This change in reporting need not be a concern if schools and districts can only come to understand that under-performing students need to work on their individual skill gaps.  Each student is unique.  Although they can be assessed and the results reported in groups, they must receive individual instruction.

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Report: Elementary School Teachers Still Struggling with Common Core

common core 2The Hechinger Report recently published an article describing the challenges many Elementary School teachers still face teaching Common Core math objectives. They conclude: “If the Common Core is to improve the math education of U.S. students as intended, experts agree that teachers who are meant to get students excited about math and become proficient in its basic concepts need more help and support.”

I concur. A recent study of pre-assessment results by Ascend Education shows that elementary students struggle with the new conceptual objectives more than any other objectives.  More than 16% of grade 2 objectives are conceptual. However, data show that 30% of the grade 2 objectives that 5th graders least often understand are conceptual.  These skill gaps follow them because a) they’re challenging for students and b) they are challenging for teachers to teach.

Elementary school teachers have so much on their plate. They need help providing appropriate instruction to students not understanding the new objectives.  Support programs need to offer improved instruction for the conceptual objectives found in common core and other revised state standards.  That’s why we added more than 60 new learning objectives written to the Common Core and rigorous state standards and updated many others.

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Study shows Growing Need for Individual Study to Fill Skill Gaps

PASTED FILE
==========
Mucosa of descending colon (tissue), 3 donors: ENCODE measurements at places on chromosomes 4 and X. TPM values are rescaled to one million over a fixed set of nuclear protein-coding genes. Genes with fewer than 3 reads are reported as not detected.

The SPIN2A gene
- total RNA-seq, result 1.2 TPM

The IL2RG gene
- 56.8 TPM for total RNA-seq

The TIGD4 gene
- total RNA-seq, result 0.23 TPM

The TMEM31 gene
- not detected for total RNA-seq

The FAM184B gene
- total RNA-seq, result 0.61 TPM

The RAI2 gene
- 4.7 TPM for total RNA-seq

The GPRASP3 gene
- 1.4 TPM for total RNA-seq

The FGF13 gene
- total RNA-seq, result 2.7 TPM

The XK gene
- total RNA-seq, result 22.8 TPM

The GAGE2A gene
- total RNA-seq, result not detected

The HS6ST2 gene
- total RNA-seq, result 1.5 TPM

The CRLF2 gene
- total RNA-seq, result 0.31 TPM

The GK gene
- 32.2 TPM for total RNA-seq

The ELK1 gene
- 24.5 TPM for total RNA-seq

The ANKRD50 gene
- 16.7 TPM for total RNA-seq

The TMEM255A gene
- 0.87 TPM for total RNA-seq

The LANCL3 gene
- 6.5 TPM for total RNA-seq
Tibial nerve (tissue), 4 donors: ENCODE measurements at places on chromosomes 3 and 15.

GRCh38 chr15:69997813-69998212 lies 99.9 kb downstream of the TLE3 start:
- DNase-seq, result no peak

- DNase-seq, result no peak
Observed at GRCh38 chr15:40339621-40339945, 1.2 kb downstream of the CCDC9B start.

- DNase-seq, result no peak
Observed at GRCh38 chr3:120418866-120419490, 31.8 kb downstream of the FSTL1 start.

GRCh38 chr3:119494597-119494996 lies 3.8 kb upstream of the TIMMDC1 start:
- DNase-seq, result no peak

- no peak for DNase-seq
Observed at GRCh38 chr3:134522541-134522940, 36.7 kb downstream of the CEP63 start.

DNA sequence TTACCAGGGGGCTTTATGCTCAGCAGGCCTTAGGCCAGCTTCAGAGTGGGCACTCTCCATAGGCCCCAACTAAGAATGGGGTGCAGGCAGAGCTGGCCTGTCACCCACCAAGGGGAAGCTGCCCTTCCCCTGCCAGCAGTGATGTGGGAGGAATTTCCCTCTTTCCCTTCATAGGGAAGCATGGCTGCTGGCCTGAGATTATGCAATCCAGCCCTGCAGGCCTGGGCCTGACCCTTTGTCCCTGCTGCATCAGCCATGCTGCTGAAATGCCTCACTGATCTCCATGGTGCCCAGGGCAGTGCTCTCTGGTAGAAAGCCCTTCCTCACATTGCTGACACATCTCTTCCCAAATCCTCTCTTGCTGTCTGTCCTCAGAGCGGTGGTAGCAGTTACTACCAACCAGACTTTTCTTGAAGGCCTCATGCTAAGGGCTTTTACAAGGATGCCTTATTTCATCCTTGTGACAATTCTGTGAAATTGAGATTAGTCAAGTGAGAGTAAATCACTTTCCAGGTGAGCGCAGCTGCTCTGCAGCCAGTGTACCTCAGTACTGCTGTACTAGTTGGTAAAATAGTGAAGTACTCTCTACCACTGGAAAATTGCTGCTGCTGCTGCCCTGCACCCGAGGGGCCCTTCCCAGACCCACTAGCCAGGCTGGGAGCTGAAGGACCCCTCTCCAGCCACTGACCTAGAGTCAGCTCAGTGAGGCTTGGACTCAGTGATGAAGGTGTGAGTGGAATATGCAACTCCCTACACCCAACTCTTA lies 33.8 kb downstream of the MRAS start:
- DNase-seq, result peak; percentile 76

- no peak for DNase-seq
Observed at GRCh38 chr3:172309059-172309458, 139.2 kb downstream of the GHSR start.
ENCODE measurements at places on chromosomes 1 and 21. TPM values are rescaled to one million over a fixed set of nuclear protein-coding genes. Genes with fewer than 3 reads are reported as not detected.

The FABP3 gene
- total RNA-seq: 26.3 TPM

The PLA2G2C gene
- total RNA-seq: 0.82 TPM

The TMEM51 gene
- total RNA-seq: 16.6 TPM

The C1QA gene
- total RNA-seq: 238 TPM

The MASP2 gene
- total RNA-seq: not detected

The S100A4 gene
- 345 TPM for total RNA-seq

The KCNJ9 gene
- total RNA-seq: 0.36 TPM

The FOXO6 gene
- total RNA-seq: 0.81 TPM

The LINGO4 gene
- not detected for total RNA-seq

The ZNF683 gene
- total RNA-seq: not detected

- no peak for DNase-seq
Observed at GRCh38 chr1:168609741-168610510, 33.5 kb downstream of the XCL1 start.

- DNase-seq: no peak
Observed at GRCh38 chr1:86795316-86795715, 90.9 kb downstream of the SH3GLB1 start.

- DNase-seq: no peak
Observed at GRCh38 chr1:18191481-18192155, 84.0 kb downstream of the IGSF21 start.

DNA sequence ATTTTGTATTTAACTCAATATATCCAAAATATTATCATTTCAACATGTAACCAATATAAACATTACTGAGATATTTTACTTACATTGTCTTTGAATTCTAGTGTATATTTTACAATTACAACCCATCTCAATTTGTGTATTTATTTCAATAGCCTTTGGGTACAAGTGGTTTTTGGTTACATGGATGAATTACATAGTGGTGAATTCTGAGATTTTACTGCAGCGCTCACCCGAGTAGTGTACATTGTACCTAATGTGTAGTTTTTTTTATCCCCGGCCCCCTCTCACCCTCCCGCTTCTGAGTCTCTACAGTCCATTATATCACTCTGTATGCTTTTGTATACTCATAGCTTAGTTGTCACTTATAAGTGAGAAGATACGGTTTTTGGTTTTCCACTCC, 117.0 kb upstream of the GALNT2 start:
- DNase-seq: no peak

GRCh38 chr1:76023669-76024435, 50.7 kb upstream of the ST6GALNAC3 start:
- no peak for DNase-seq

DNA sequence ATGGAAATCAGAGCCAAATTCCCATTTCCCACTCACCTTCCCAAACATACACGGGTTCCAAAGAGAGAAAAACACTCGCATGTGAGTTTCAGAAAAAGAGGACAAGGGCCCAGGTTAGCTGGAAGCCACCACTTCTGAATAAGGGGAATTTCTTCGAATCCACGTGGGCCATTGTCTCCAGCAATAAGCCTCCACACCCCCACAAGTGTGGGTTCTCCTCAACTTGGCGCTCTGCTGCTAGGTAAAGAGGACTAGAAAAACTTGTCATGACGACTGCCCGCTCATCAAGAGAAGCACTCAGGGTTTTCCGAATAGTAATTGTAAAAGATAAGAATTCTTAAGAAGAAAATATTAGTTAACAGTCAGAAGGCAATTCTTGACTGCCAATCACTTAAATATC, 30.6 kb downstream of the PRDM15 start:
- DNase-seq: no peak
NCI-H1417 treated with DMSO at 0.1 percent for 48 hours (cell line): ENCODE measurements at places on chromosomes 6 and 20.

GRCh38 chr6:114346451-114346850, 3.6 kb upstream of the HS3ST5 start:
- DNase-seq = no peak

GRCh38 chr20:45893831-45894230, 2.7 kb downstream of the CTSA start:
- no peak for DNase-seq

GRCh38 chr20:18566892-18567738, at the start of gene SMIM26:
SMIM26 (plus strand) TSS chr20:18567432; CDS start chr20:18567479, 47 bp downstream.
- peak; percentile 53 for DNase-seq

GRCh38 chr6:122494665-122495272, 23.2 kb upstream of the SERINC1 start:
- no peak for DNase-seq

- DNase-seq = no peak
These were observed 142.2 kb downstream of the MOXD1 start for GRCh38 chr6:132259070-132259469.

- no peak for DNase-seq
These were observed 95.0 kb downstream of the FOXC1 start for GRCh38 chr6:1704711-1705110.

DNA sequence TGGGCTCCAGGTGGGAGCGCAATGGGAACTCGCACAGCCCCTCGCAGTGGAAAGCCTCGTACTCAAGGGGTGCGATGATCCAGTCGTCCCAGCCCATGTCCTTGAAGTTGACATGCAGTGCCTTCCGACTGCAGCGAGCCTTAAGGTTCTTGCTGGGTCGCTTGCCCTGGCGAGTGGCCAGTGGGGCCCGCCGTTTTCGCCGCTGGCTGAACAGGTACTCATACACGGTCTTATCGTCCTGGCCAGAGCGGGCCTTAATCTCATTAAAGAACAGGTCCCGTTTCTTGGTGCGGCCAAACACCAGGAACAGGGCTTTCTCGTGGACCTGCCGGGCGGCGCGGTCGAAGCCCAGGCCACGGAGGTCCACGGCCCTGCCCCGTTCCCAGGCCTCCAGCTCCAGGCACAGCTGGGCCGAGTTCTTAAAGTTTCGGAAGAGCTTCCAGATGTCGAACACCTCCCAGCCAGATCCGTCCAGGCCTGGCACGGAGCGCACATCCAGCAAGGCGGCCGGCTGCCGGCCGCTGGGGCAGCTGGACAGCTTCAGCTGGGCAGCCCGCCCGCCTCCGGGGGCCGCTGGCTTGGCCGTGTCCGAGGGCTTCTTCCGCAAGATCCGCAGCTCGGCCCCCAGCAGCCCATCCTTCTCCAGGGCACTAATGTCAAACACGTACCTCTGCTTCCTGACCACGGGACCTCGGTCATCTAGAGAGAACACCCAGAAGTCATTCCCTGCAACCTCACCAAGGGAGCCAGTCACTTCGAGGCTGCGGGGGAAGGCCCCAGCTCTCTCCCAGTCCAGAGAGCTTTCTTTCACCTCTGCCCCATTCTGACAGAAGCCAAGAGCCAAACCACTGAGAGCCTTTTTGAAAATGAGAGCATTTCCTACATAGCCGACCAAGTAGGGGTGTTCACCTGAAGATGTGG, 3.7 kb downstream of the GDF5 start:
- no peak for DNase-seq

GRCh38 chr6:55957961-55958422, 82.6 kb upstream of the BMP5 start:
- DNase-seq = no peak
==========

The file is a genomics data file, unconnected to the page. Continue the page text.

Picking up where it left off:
A couple of weeks ago, a new analysis of reading and math test score data was released by Stanford CEPA (Center for Educational Policy Analysis).  If you didn’t hear about it or get the chance to read the excellent New York Times article on the subject you really should.

CEPA mapThe analysis confirms just how much socioeconomic conditions matter to academic achievement.  Students (particularly minority students) from areas with the highest concentrations of poverty score an average of four grade levels below children in the richest districts. Far too often, students from poorer neighborhoods have math skill gaps two or more grade levels below their current grade.

I’ve said this before and will continue to say it. These students cannot successfully begin to compete with their peers without an individual study plan that focuses only on their skill gaps.  Without a plan that guides them through their unique study path at each grade level they will continue to fall further and further behind.

According to the NY Times article, “The study found that by contrast, the communities with narrow achievement gaps tend to be those in which there are very few black or Hispanic children, or places like Detroit or Buffalo, where all students are so poor that minorities and whites perform equally badly on standardized tests.” Many rural areas are affected in the same way.  But this simply means that the need for individual study is even more pronounced.

There is hope.  Schools that use a product like Ascend Math to assess individual student skill gaps and  guide each student to successfully complete their unique gaps at each grade level are seeing tremendous improvement.